This lofty and majestic tower, the highest in Norfolk, has been a land- and sea-mark for nearly six centuries. No matter in which direction one might approach Cromer, it is this fine tower which immediately attracts one's attention, soaring in the sky as a reminder that the church has been a focal point of worship to Almighty God in the past, present and, we trust, in the future.
It is constructed mainly of knapped flint, and measures at the inside base 22 feet square, with the outside being 35 feet square. From the ground, the top of the pinnacles reach a height of 160 feet 4 inches, with buttresses up to 130 feet, which are beautifully carved and shaped with freestone and squared flints.
The tower is divided from the nave by an imposing and graceful arch, which has pillars measuring 6 feet in width. There is a recess in the north wall which, in olden times, was most probably used as a receptacle for processional crosses and banner staves. At the junction of the north and west walls, there is a door which leads to the tower staircase. It is interesting to note that it is constructed in two different sections; is partly brick vaulted and is unusually large.
The tower staircase is illuminated by electric light in addition to the 12 small windows to be seen at different levels. The tower is lit on the west side by the West Window above the west door, and on all sides by 4 splendid quatrefoil windows or Sound Holes which are most elaborately traced and very pleasing to the eye. Above the louvres there are four fine double-light lancet windows on each side of the tower. Higher than these windows and again on all sides of the tower, are five plain shields arranged in a two-one-two pattern. As the early prints of 1737 show, the tower did have a weathervane, and a part of the base still remains today. We can only assume it disappeared in the general decay of the church during the 18th Century.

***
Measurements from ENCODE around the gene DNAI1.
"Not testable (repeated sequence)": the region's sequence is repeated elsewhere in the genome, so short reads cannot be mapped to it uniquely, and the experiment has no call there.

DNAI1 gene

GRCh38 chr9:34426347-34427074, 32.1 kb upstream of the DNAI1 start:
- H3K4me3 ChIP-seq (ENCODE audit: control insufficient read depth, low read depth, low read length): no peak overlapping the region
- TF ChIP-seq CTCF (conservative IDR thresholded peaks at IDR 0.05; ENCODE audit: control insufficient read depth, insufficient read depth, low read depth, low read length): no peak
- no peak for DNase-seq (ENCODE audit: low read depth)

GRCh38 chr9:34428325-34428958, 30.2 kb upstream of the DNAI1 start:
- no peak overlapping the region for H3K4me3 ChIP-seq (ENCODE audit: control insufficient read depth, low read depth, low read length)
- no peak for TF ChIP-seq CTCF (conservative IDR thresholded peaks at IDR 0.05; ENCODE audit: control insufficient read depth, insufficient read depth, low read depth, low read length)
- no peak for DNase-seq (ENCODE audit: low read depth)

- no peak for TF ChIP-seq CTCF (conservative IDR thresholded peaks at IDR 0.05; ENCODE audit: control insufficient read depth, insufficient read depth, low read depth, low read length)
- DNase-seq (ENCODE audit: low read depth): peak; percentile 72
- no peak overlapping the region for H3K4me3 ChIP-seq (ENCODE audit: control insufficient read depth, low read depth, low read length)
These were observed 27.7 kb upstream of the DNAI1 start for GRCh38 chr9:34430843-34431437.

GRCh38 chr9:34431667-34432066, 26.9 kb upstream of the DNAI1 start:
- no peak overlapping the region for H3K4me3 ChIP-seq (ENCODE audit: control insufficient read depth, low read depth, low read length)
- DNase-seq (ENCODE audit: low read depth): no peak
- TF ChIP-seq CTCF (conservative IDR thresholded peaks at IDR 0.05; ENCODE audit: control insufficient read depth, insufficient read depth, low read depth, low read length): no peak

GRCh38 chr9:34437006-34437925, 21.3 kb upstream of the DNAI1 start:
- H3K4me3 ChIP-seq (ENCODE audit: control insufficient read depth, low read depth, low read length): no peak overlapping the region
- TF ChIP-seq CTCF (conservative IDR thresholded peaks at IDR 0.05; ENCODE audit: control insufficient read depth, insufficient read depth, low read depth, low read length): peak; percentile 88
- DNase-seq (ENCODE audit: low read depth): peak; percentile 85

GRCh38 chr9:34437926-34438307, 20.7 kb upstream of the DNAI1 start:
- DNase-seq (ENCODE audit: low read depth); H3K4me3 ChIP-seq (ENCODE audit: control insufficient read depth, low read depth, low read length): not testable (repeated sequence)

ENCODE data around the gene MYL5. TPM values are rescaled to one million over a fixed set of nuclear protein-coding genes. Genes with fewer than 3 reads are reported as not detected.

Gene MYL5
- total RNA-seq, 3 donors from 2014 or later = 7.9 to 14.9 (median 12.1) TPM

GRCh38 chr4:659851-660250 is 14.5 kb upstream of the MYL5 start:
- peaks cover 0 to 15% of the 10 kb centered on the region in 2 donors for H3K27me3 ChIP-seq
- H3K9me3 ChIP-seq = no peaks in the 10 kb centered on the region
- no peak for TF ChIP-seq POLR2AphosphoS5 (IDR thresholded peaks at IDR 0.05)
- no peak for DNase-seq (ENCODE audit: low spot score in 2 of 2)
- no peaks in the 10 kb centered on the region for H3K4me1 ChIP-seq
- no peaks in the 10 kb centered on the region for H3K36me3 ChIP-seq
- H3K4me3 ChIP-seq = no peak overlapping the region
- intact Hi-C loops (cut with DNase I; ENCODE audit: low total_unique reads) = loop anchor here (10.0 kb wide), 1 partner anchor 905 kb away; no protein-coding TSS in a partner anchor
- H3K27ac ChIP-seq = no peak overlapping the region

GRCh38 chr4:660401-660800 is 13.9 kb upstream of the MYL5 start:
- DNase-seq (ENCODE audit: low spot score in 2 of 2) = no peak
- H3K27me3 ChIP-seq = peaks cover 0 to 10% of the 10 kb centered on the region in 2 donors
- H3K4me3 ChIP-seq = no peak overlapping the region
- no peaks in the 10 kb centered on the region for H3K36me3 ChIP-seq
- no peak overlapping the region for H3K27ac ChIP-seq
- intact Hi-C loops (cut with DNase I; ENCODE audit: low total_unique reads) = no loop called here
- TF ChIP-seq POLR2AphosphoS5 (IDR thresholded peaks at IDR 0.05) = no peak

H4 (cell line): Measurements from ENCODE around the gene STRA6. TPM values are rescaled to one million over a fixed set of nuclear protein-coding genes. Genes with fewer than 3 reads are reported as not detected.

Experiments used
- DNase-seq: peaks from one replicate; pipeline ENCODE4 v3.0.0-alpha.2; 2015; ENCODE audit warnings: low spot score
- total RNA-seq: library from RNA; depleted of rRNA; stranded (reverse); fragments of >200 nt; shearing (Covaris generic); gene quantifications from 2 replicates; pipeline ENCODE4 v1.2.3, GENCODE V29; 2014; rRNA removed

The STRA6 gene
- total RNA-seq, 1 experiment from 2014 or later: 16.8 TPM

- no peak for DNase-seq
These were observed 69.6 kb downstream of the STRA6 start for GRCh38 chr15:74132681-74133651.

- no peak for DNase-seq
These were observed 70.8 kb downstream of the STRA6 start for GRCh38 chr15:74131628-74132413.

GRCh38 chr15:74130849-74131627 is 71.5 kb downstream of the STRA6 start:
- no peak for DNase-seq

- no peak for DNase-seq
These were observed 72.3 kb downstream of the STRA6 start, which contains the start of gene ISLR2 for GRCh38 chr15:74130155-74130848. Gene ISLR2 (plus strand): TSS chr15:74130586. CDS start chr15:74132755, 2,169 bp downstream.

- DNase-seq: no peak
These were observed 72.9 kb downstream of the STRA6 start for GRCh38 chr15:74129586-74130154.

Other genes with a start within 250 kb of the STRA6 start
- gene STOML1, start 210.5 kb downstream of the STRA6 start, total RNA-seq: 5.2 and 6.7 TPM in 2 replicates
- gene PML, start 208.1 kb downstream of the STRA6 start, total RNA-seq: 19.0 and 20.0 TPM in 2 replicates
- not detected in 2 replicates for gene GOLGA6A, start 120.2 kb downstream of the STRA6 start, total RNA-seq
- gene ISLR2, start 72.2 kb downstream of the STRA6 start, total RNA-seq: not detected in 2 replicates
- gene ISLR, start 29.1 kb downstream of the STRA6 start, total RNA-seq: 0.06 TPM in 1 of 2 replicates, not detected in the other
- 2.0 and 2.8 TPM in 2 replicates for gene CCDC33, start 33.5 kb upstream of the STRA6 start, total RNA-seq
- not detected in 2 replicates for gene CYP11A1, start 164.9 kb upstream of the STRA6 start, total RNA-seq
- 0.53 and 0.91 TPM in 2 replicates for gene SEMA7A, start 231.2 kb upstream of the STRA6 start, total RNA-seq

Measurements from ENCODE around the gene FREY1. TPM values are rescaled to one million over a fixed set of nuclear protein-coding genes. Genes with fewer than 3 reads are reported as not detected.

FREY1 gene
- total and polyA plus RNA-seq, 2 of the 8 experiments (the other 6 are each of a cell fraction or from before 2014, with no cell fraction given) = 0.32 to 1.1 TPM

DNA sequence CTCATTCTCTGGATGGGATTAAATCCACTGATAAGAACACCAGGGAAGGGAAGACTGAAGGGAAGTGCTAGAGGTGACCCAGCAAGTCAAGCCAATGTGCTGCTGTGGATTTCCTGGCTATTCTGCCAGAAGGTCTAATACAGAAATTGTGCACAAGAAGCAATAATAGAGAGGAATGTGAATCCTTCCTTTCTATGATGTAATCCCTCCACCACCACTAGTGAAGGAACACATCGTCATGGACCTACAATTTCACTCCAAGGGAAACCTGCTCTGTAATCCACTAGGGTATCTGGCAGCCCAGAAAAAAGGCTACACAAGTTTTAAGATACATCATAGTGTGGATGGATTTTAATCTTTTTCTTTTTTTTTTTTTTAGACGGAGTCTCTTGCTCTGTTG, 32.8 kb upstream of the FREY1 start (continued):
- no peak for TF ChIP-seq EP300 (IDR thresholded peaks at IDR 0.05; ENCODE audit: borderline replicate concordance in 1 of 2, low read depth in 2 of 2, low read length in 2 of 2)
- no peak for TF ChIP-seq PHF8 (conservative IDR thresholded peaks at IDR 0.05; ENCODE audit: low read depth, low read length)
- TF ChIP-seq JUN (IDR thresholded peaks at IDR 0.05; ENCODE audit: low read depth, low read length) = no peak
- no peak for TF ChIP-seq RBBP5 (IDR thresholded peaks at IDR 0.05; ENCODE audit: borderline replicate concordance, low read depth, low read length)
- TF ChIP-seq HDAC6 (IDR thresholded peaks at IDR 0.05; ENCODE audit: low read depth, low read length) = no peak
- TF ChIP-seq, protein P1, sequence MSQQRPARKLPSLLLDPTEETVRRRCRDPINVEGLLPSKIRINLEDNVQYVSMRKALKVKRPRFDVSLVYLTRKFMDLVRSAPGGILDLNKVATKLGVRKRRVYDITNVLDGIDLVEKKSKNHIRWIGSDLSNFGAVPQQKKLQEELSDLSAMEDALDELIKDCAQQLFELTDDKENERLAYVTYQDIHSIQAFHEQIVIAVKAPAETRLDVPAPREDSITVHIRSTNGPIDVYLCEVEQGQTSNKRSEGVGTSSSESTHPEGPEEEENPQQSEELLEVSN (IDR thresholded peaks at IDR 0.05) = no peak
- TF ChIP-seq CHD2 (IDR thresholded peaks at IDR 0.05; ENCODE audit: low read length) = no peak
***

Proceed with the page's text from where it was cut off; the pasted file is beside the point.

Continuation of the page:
According to an architect's report of 1857 the tower was structurally sound but needed some restoration to keep the weather out. However, it was struck by lightning in 1871 and the south west pinnacle was cut in two and taken down for safety. In 1873 it was again struck by lightning but on this occasion the bolt passed down the conductor which had been fitted after the 1871 strike. Unfortunately it tore up the pathway at the foot of the tower and broke many nearby windows. However, in 1884, work was known to be in progress on the tower and, according to contemporary writers, the scaffolding was a wonderful piece of work. From the ground to the very top of the tower was covered with a lattice work of poles, and to see the workmen climbing about this structure was a thrilling sight to behold. The work was completed and the tower fully restored by 1886.
During the 1939-45 War, the tower was used as a Fire Spotting point, for in 1941 local business men and property owners formed, and financed by voluntary subscriptions, the Cromer Fire Spotting Co-operative Committee. In consequence the tower was manned during the night by a Fire Spotter who, from his point of vantage, was able to telephone information to the Fire and Civil Defence services, enabling them to deal with incidents with the minimum of delay. So once again this grand old tower played a vital part during the time of extreme peril to the nation. In 1968 steeplejacks removed a considerable quantity of weeds and moss that had collected high up on the exterior walls, and today the tower is considered to be in excellent condition.